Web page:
Pete Melvin: To the Olympics and Beyond

Published on March 14th, 2016

After a multihull event was absent at the 2012 Olympics, the 2016 Games will once again include multihull competition. But when teams from Canada and USA line up this summer at the Rio Games, they will be considered cat converts – sailors who made the switch for 2016 from monohulls to multihulls.

This, however, is nothing new. As documented in this 1991 USYRU report by Todd Smith, the reasons to make the switch 25 years ago remain valid today. In Todd’s four part series, the first profile is of Pete Melvin:

2016-03-09_15-35-16Pete Melvin has mastered many different classes during his sailing career. In his younger years growing up in Florida, Pete won the Optimist Nationals on numerous occasions. He then moved into the 420 class where he won the USYRU Youth Doublehanded Championships in consecutive years.

Then, at the ripe old age of 14, Pete raced in the 1976 Olympic 470 Trials. It was here that Pete started a long campaign to represent the U.S. in an Olympic class. Despite two very successful U.S. Trials in 1980 (second place) and 1984 (third place) in the 470 class, Pete continued on his quest to reach the Olympics.

After graduating from Boston University, Pete moved to Long Beach, CA, to begin his professional engineering career. And it was also at this time that Pete made the switch from high performance dinghy sailing to master a new breed of cat – multihulls.

In less than two years, Pete accelerated on the learning curve of multihull sailing much like his Olympic-class Tornado sprinting off the starting line. In 1988, Pete, along with his crew, Pat Muglia, won the Tornado trials and represented the U.S. in Korea.

Since that time. Pete has won the Tornado Nationals, the 1989 ProSail circuit on Hobie 21s, and competed in the Little America’s Cup on perhaps the highest technology catamaran afloat, the C-Class Catamaran. During American Sailor’s interview, Pete expanded on his involvement with multihulls.

What attracted you to the Tornado versus the other Olympic class boats?

After racing the 470 for so many years, I wanted to try something new and exciting. I had always liked the Tornado; she looked fast and fun. What also turned me on to multihulls were the people sailing the boats. Everybody seemed to have a good attitude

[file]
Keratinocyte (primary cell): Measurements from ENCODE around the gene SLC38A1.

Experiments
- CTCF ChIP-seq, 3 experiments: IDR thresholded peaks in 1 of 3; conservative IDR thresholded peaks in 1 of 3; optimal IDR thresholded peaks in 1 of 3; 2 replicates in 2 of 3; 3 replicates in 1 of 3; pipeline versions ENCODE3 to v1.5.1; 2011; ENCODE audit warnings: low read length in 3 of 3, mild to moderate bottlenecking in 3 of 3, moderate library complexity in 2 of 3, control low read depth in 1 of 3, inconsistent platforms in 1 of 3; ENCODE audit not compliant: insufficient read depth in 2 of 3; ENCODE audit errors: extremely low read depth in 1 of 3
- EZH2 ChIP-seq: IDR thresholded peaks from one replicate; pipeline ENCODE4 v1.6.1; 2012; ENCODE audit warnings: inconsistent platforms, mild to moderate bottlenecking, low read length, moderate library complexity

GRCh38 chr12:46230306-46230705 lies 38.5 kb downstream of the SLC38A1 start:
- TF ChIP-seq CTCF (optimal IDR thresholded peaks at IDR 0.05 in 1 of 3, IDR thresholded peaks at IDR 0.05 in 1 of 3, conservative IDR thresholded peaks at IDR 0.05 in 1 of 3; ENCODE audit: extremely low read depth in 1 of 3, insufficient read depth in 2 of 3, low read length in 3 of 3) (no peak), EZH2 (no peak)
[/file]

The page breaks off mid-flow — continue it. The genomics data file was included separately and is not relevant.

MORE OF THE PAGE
After moving to California, I started sailing the Tornado with my crew Pat Muglia. We both had the opportunity to sail the boat three to four times a week, often after work during the summer. We went to the pre-trials in Newport, RI, and came in second behind Gary Knapp (another monohuller t2016-03-09_15-39-33urned multihuller). We were very encouraged after that regatta. At the 1987 Tornado Worlds in Kiel, we were the top American finisher.

We had come this far, so we decided to go for it and campaigned the boat hard the next six months in preparation for the U.S. Trials. We peaked at the right time and won the 1988 Trials, representing the U.S. in the Tornado class.

What advice would you give to other multihull sailors?

Most people switching from monohulls to multihulls have little problem getting the boat to do well upwind. What really separates the cat sailors from the monohull sailors is downwind vang.

In dinghies, you usually vang the main closed like a barn door. In multihulls, you have to induce the proper twist along the entire sail. This is where the experienced multihuller has the advantage over newcomers. Downwind sailing is totally different in cats with the way you sheet the main, the twist of the sails and the angles on which you sail the boat.

The best way to become proficient in multihulls is to spend a lot of time on the boat. And one of the best things about multihulls is that other cat sailors are very open about sharing advice on boatspeed techniques, tuning tips, rigging ideas, etc.

Update: Pete remains fully entrenched today in the multihull world as partner in Morrelli & Melvin Design and Engineering.

comment banner

Tags: , ,

Back to Top ↑

Get Your Sailing News Fix!

Your download by email.

  • Hidden
  • This field is for validation purposes and should be left unchanged.

We’ll keep your information safe.